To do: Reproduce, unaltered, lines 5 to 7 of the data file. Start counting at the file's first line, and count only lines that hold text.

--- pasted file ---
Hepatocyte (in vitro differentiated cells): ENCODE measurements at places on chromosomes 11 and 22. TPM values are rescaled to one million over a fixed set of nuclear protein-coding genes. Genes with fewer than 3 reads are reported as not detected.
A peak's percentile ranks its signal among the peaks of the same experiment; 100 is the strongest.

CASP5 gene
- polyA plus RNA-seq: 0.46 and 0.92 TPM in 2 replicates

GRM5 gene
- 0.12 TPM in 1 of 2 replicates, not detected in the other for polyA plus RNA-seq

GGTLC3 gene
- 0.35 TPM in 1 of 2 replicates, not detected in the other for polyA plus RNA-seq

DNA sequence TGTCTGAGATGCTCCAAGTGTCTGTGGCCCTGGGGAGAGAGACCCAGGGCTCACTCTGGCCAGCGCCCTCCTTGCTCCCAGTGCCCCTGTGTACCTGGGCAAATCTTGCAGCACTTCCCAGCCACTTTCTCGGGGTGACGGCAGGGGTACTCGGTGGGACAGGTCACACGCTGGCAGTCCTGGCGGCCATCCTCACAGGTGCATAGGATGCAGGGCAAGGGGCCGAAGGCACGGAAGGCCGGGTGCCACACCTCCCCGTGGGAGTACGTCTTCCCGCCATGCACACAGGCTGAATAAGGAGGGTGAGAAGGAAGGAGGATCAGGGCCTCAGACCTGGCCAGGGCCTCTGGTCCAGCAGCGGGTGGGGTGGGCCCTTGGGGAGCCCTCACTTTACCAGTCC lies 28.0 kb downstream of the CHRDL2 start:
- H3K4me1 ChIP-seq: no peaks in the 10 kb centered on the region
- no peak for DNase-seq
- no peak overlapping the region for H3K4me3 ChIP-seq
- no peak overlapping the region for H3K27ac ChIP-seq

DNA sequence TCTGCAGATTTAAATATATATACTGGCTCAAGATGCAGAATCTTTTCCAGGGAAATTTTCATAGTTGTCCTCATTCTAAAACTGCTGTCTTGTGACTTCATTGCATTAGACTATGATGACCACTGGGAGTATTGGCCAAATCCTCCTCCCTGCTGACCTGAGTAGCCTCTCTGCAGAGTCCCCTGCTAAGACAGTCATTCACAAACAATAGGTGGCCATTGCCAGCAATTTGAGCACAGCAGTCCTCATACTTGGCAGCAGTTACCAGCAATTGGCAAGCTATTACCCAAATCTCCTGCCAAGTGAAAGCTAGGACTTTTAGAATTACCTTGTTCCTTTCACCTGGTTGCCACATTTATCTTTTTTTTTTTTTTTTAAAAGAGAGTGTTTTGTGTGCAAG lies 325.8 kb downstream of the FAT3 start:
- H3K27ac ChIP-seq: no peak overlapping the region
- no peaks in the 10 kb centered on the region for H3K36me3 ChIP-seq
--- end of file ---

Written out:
GRM5 gene
- 0.12 TPM in 1 of 2 replicates, not detected in the other for polyA plus RNA-seq

GGTLC3 gene